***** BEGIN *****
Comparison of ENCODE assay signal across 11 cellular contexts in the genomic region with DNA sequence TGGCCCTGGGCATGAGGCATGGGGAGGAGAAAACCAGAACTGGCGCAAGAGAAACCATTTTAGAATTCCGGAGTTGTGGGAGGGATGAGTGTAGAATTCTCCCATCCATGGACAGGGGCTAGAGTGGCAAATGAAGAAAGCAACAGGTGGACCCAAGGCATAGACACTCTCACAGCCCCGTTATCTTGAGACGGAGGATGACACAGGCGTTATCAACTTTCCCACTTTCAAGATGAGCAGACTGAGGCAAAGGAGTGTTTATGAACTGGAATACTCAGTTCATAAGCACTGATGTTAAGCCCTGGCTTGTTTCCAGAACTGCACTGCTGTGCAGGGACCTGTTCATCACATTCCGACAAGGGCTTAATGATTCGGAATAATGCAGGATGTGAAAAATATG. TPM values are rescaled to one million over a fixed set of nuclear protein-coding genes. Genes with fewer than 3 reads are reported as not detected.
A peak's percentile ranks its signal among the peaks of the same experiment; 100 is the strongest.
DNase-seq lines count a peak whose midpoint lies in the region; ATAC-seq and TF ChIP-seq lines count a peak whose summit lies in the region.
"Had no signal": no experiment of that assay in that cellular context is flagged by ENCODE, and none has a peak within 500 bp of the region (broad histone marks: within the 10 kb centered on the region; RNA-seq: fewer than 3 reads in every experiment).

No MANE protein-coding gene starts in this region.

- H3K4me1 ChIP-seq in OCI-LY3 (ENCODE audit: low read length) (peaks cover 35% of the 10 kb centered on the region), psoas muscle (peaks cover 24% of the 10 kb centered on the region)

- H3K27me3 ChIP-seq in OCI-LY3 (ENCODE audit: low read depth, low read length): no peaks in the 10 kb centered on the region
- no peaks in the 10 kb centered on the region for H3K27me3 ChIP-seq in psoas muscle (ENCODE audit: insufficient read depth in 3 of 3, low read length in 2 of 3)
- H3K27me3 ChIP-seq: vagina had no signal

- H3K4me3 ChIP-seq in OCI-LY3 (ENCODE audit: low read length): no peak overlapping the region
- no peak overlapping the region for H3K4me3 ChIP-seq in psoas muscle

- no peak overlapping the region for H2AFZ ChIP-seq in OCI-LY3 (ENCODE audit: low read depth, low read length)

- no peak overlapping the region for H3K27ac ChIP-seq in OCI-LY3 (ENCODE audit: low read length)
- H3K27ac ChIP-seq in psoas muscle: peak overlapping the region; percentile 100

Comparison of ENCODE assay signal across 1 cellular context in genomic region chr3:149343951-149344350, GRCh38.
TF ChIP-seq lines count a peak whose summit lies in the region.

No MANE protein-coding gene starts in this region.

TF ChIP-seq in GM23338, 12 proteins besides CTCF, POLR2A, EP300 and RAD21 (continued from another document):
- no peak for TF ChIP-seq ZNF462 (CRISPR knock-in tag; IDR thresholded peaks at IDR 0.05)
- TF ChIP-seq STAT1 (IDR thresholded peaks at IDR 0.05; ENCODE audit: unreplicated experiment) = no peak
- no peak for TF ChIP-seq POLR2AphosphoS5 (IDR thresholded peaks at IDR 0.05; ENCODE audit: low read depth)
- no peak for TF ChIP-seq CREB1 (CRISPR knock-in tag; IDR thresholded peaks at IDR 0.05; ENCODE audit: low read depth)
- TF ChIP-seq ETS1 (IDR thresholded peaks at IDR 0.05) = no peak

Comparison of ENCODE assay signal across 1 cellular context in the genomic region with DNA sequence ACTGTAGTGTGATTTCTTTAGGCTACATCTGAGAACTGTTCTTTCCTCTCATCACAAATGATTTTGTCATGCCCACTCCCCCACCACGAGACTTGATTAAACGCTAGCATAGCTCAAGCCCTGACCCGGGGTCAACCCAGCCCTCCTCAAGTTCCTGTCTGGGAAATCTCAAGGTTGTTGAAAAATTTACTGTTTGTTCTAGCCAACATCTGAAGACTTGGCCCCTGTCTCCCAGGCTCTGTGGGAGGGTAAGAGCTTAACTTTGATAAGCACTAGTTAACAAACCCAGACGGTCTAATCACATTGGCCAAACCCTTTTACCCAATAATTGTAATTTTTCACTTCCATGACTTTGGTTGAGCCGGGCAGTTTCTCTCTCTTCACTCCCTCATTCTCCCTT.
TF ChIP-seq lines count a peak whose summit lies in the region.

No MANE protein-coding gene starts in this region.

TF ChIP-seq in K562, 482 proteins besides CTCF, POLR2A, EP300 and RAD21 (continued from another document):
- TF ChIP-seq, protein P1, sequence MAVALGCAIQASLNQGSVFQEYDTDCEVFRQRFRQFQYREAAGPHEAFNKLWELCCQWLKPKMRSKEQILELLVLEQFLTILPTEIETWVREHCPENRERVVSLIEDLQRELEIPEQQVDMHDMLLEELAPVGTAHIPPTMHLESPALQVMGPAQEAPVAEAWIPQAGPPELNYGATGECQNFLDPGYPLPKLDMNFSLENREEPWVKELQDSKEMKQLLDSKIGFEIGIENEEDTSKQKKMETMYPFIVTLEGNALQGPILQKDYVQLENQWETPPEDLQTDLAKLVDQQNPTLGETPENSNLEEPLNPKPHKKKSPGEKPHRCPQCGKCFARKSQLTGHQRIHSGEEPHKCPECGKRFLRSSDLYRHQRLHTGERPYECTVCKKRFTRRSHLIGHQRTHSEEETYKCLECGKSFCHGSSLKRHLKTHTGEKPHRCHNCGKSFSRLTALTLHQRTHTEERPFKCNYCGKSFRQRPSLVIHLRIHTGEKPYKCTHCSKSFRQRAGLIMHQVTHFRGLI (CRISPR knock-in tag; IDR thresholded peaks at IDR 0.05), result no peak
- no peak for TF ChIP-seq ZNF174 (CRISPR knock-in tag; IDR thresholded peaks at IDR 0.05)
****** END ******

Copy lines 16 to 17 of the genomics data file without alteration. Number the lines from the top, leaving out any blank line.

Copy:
TF ChIP-seq lines count a peak whose summit lies in the region.

No MANE protein-coding gene starts in this region.